Thanks to Nnooo for the review code
Title: The Legend of Kusakari
System: 3DS (eShop)
Release Date: 08/25/2016
Being a parody of the usual “hero goes to save the world and forgets everyone else” trope, The Legend of Kusakari leads you in control of a grass cutter who’s tasked with cutting grass while the hero takes on evil. It sounds like an absolutely stupid concept, but somehow it ends up playing out as a nice change of pace from the typical focus on hero characters.
Keeping up with the parody nature established in the story, Kusakari has a strange mix between a top-down perspective and stiff characters, using an art style that’s easier to show than to explain. For the most part, it gets the job done and menus are easy to navigate, but it’s unique to say the least.
Music and Sound
Unfortunately, the music is pretty bad. Emphasized by the use of trumpets on the menus, (seemingly done on purpose due to an excited musician that can be spotted from time to time) the levels themselves don’t have much when it comes to memorable tunes, prompting me to mute the music altogether in the options menu. Sound effects work as they should and thankfully considering the arcade nature of the gameplay disabling the music doesn’t make the game feel empty.
You have two game modes to choose from in The Legend of Kusakari, the normal campaign that consists of 50 levels and an endless mode with a high-score focus. The normal campaign is where the majority of the action takes place, with the main objective of each stage requiring you to cut every piece of green grass while avoiding enemies or passerby. From what seems to be a sign of him being out of shape, the Grass Cutter will lose health over time, with the health loss becoming more severe depending on if you decide to dash or use spincuts, which forces you to plan out a careful route where you must cut the grass long enough to build up your spincut level before using it at the right spot at the right speed to cut the grass before your health runs out. Of course if your health is on the verge of running out, you can cut a piece of blue grass to heal yourself, but these are few and far between, especially in the endless mode.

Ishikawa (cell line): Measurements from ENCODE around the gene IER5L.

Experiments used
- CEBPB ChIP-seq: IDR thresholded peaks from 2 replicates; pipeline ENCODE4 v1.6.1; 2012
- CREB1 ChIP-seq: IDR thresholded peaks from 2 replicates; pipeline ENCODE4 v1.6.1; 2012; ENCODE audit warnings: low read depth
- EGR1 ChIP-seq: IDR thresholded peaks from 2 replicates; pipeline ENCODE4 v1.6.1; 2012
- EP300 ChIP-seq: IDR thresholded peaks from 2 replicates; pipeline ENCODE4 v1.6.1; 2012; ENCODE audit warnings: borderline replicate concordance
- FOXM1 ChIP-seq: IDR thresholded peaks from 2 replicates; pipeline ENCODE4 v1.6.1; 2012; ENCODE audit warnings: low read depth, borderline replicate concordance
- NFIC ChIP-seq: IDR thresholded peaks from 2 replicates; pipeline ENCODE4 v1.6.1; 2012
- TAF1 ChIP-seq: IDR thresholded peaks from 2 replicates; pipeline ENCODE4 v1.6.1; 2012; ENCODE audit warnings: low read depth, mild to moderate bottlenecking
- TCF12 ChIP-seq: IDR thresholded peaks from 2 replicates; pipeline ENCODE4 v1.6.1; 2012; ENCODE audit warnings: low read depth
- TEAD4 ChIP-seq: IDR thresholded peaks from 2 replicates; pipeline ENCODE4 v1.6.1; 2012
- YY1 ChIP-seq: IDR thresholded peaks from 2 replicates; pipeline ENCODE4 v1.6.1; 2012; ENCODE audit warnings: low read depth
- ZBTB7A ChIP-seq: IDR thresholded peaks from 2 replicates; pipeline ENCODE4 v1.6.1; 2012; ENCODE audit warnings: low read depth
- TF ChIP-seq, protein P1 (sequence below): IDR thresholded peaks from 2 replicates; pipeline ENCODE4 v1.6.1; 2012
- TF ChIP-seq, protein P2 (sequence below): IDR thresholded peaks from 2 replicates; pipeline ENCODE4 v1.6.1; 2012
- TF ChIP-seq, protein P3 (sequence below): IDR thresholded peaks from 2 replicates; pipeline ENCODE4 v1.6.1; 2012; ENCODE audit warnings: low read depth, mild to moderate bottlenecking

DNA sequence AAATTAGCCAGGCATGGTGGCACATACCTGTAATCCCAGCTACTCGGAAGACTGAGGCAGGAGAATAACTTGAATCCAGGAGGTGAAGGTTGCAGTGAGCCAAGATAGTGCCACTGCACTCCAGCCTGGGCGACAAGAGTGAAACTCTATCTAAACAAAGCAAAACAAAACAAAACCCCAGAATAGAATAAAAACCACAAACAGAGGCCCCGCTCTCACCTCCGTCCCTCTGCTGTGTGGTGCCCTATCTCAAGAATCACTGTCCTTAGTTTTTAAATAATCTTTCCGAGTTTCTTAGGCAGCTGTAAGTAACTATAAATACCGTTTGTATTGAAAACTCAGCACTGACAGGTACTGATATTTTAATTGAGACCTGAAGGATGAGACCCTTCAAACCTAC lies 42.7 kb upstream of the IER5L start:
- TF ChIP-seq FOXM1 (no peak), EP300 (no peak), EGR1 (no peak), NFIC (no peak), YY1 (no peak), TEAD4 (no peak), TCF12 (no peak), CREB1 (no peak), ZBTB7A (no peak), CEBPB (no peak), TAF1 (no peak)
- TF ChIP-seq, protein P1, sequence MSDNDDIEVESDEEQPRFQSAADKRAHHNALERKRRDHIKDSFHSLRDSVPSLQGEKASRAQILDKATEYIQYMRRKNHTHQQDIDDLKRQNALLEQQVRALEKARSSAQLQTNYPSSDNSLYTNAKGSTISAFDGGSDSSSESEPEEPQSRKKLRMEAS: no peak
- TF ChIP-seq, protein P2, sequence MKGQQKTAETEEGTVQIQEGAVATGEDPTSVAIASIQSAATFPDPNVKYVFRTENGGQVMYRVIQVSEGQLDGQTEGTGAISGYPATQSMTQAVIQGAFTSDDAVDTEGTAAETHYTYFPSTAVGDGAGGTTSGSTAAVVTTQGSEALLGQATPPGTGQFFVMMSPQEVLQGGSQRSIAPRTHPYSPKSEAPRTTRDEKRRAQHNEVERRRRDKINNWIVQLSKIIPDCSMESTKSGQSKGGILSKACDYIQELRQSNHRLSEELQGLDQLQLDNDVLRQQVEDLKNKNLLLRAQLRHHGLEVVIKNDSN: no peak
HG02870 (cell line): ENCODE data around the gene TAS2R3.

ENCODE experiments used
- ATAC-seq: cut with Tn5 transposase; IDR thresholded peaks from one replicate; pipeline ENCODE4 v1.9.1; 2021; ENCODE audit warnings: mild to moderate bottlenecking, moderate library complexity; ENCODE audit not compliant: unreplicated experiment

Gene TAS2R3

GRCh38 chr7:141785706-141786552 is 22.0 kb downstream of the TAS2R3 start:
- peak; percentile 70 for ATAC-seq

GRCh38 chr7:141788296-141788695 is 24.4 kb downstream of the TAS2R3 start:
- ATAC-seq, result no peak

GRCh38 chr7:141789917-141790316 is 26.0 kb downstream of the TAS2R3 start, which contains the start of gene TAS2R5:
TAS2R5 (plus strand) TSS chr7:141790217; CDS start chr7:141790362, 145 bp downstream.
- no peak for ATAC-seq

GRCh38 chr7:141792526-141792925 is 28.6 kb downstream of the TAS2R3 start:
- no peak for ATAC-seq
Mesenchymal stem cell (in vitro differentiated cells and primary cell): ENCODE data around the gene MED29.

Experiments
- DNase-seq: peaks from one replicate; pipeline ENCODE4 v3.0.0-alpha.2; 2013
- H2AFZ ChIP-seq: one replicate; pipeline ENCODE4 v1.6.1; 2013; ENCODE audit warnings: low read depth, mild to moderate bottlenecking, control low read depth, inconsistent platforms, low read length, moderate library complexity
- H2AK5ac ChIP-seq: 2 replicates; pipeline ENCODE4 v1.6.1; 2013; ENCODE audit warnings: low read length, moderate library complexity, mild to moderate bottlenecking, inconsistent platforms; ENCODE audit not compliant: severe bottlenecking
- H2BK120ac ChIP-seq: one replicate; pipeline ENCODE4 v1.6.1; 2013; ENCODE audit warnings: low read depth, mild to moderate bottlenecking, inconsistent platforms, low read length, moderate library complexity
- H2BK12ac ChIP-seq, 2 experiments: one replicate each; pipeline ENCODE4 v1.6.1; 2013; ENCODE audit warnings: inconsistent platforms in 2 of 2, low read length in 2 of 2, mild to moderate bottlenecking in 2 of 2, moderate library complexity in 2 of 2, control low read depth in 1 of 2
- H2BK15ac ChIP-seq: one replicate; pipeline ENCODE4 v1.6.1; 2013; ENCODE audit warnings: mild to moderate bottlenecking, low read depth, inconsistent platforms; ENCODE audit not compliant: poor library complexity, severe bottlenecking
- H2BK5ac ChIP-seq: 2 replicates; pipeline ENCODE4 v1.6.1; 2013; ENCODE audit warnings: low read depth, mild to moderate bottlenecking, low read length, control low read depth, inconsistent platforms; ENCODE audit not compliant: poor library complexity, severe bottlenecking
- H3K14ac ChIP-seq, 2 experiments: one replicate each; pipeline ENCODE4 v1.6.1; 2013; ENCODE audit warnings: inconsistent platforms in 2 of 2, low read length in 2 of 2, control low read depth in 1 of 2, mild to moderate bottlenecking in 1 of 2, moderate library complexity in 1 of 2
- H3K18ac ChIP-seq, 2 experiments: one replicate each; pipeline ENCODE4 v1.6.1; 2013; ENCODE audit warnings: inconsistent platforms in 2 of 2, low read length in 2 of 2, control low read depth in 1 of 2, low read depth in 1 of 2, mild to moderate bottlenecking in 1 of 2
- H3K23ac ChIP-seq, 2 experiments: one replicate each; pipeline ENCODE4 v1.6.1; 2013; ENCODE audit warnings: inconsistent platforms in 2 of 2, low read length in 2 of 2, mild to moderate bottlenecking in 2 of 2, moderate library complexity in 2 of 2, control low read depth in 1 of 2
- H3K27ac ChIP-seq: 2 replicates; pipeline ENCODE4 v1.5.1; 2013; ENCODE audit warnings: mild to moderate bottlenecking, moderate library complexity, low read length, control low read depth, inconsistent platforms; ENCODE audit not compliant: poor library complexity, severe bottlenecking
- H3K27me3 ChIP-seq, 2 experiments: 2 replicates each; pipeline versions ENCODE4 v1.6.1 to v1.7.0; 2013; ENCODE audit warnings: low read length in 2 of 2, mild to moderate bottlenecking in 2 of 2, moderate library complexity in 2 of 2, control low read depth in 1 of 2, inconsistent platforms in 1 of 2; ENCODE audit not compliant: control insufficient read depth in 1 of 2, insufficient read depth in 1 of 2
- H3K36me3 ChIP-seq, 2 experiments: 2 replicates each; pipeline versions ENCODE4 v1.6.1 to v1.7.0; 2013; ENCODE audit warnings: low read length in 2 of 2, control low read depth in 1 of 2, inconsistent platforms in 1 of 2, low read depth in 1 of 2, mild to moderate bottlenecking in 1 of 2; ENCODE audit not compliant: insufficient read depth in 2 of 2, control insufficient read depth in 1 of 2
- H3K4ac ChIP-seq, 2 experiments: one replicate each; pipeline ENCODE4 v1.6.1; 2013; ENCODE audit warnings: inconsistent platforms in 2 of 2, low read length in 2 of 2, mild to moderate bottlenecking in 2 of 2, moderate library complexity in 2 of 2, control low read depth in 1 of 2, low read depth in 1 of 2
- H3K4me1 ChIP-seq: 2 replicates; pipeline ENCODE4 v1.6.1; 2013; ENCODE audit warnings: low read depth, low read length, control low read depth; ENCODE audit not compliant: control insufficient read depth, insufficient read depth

Depending on how fast you clear each campaign stage, you’ll get a letter ranking, with S being the best rank. Completing every stage in S rank time is a challenging task, which combined with the almanac you must also complete offers a surprising amount of replay value for completionists. Unfortunately as you progress in the campaign mode, the stages begin to drag on, turning S ranking into a chore.
In conclusion, The Legend of Kusakari ends up becoming a game like no other, with a bizzare premise and gameplay that can lead to an average experience. Unfortunately outside of the novelty that comes from the concept, the fun in Kusakari only lasts for a short amount of time, as eventually the later levels end up dragging on and on, especially if you want to complete the objectives for the hidden plants. The closest you’ll get to something that will engage you no matter how many times you come back to play would be the endless mode, which thanks to the online leaderboards offers a good reason to keep making new strategies to better your scores. Come for the crazy concept, stay for the Endless mode, and if you keep that idea in mind you should be able to make The Legend of Kusakari a moderately enjoyable game, even if it’s not for everyone.I give The Legend of Kusakari a 7 out of 10.